Matt Newing founded Elite Group in 2000 with just two members of staff. Today, the company is one of the UK's leading unified communications and IT businesses with a turnover of more than £56 million.

"After nearly two decades as an entrepreneur, I've learned a lot about what it takes to make a business successful - and so much of that is about the people you surround yourself with. Without a solid team by my side, my company wouldn't have grown to what it is today.

Here are my top tips for anyone about to embark on their own journey as an entrepreneur ...

1.     Work with people who are better than you

Employ people better than you or you won't improve the skillset or knowledge of your business. A team of good people will not only help to ensure things run smoothly on a day-to-day basis, but will foster the innovative and forward-thinking approach needed to stay ahead of your competitors.

I've learned a lot from some of the fantastic people I've had the opportunity to work with and, whenever our company has made an acquisition, the people we take on are a crucial part of that transaction. Your staff are a major asset, so choose the best you can find.

2.     Hire a competent, commercially-minded accountant and lawyer

Building on my first point, there's no substitute for hiring an expert when it comes to your business finances and legal matters. As early as possible in your business journey, an accountant and lawyer are two crucial recruits.

You may understand some critical elements of business accounting, or you might have some level of knowledge about commercial law, but you need people who are purely focused on those elements of the business. Look to work with those people and firms that have industry-specific experience, whose knowledge of your sector will play a crucial role in helping you navigate the stormy waters of business life.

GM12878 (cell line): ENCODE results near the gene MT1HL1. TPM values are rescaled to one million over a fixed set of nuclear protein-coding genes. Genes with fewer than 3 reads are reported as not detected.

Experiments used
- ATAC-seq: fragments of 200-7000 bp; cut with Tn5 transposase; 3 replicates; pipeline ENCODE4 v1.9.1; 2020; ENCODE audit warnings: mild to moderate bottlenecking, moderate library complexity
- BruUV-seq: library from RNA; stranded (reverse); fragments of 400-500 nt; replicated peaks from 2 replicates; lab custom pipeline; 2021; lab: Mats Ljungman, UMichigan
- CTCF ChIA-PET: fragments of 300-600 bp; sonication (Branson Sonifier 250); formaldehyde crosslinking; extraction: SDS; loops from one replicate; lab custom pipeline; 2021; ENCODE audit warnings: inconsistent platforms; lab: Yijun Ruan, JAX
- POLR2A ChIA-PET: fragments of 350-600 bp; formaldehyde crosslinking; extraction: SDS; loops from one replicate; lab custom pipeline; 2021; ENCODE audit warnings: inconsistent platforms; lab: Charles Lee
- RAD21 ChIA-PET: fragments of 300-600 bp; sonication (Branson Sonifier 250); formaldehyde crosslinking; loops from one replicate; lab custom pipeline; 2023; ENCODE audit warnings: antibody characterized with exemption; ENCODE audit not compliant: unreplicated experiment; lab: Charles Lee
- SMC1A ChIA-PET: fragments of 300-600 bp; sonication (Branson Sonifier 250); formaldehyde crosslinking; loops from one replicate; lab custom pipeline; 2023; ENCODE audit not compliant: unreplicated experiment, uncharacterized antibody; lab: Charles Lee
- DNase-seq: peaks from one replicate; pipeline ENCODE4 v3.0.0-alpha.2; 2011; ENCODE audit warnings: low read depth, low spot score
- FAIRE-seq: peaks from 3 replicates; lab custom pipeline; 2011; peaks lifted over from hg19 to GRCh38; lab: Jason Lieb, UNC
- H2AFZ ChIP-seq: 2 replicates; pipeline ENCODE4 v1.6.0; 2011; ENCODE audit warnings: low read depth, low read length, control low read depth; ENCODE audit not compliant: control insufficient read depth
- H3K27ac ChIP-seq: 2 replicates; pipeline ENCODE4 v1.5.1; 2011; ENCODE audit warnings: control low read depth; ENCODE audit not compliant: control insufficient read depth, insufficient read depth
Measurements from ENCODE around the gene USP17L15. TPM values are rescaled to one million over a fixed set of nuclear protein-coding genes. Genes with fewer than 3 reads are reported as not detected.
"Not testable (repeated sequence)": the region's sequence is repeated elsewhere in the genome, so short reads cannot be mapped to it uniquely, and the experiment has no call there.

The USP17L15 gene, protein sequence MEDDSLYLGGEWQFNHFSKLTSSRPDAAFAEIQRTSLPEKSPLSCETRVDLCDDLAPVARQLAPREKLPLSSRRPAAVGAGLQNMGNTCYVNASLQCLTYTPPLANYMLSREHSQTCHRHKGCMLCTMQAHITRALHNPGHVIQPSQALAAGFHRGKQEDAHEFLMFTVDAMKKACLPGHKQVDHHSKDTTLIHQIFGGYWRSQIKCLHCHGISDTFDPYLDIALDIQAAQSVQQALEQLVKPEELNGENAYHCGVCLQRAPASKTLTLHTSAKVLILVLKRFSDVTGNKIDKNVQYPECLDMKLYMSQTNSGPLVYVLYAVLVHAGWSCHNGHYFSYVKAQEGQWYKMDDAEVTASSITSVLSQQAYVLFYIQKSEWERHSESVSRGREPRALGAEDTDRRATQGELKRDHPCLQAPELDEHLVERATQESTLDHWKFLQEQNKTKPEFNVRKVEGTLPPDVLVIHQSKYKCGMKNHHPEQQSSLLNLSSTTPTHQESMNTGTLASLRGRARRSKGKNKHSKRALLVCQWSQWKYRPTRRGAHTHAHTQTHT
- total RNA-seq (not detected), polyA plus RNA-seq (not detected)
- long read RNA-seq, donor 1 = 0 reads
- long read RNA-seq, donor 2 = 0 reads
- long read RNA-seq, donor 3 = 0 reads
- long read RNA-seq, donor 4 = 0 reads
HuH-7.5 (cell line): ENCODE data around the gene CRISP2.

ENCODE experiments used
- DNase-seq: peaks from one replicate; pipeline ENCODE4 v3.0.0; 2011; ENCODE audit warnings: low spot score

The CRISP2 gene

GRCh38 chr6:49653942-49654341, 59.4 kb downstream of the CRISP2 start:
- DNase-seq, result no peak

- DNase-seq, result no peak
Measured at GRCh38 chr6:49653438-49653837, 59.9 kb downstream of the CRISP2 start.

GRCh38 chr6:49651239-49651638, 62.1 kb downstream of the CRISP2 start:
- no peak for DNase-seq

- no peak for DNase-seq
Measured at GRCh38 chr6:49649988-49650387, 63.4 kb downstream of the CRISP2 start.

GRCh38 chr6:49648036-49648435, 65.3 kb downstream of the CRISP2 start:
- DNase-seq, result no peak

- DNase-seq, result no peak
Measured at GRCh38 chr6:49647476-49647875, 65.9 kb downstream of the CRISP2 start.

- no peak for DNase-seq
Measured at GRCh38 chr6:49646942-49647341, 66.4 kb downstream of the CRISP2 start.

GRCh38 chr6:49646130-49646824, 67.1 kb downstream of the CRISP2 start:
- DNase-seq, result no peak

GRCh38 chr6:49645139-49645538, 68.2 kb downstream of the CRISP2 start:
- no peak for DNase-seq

3.     Overfund your business

Cash is the blood flow of your business and your opportunities for growth will be severely restricted without it. When we came to do our second acquisition our bank said we couldn't invest our savings from our reserve account and that we would need to renew our existing facility, in other words borrow more money and pay an additional, new arrangement fee. Only then would the bank allow us to do the acquisition. As I had already shaken hands on the deal, I couldn't back out of it. Instead of being beholden to the bank, we decided to put all of our life savings in and pay off the bank to enable us to complete the deal. Subsequently we changed banks to one that has been a true partner.

4.     Make sure your business can run without you

Don't let your ego make you believe you're indispensable. Your business needs to be able to run without you, or mouths won't be fed if you disappear. Many entrepreneurs find it hard to lose that sense of control, but it brings me back to my first point about why it's vital to find good people to rely on for your business to be successful.

5.     Keep your focus on making money

The difference between an entrepreneur and an employee is that the former has to make money, whereas if you're employed by someone else, you have to earn your money.

Your business has to make money to pay your staff. Many an entrepreneur gets bogged down in their innovative new product, or their mission to change the world, and fails to remember that business is about making money to pay people. No matter how good your idea, if you don't have a commercial brain, you will struggle to make your business a success."